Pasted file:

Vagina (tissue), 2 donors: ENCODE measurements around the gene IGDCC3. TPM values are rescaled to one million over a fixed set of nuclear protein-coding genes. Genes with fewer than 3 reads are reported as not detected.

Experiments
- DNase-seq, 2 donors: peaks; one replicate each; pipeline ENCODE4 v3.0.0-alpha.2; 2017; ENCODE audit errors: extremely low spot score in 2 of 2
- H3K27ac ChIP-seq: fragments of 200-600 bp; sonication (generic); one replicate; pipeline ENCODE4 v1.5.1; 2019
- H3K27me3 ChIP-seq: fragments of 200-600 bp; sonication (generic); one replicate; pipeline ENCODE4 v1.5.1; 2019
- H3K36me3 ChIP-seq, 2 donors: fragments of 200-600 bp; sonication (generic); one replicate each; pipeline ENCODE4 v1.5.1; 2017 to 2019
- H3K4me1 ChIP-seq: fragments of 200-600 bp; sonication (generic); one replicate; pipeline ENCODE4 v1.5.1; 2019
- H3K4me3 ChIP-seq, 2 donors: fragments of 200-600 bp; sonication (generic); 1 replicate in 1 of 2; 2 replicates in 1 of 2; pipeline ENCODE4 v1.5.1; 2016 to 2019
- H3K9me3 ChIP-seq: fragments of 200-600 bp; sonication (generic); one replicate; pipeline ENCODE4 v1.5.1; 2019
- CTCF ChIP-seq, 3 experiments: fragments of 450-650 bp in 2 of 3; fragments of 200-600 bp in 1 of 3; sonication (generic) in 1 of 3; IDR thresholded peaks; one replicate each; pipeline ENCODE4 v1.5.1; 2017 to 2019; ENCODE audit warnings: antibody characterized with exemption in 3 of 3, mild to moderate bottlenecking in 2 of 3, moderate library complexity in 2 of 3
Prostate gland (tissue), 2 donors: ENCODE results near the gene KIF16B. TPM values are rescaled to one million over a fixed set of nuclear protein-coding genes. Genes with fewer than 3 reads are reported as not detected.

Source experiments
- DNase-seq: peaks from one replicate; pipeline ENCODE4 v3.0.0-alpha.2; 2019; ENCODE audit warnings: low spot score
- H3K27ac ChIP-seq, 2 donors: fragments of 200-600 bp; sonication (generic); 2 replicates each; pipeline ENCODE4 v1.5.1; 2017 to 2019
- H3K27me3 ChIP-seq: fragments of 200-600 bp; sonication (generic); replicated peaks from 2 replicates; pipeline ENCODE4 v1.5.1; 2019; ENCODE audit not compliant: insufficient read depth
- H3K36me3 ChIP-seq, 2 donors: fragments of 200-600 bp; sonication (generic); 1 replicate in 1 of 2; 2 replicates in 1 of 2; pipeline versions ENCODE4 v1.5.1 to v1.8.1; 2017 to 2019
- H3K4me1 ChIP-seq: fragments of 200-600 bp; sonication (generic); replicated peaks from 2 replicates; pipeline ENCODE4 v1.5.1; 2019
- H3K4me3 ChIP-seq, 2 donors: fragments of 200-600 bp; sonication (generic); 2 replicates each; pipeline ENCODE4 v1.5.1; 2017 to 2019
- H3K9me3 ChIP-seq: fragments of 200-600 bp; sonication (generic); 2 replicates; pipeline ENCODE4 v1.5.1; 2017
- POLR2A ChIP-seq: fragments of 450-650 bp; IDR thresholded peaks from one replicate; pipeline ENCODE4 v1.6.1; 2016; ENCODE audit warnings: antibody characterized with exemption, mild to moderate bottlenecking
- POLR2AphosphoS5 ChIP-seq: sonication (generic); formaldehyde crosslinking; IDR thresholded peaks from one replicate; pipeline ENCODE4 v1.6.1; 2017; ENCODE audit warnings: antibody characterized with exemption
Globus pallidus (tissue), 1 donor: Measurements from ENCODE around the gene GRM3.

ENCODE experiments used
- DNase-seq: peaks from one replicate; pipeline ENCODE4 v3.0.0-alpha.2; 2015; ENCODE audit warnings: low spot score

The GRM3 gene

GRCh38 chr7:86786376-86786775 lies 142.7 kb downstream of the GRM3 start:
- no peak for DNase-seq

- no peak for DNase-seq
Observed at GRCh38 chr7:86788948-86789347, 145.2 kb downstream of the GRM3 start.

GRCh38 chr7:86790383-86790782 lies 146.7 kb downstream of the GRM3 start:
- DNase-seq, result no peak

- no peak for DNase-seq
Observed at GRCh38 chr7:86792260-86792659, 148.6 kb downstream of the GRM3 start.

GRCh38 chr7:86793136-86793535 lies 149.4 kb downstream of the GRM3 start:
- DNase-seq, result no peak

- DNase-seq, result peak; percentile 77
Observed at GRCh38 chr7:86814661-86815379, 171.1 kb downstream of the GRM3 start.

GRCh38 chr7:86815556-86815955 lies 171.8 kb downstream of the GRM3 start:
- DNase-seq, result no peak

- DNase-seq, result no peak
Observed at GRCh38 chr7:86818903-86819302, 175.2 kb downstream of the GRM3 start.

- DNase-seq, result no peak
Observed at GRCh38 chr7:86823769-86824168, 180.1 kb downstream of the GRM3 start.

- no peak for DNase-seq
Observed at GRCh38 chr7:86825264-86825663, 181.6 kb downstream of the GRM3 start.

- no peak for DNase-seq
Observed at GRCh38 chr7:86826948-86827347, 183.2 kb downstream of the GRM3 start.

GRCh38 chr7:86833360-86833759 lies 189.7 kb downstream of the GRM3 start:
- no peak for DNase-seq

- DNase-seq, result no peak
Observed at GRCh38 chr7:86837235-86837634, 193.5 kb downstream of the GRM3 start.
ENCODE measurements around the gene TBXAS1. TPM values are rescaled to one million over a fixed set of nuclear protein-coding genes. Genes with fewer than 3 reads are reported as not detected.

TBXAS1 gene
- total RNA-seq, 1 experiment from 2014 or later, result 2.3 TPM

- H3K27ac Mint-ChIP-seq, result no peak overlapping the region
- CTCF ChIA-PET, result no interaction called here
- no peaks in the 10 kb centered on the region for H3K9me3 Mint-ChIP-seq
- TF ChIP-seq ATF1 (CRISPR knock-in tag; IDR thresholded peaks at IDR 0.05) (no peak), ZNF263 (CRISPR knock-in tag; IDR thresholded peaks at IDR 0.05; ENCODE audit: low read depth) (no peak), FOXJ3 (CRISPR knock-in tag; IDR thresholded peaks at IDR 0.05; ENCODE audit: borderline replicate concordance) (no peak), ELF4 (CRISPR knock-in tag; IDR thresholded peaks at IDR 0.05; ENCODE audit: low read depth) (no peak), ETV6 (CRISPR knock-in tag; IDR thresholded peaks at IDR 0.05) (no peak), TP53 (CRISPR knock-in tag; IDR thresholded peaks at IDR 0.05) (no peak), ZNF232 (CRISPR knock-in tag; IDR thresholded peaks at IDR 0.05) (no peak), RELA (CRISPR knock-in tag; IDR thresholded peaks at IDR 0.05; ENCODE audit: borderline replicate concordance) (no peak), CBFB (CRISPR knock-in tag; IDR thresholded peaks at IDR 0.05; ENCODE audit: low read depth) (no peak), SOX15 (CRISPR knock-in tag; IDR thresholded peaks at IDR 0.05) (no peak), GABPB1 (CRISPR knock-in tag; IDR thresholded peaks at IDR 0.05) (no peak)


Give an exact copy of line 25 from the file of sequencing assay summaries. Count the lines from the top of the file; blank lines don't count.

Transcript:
The GRM3 gene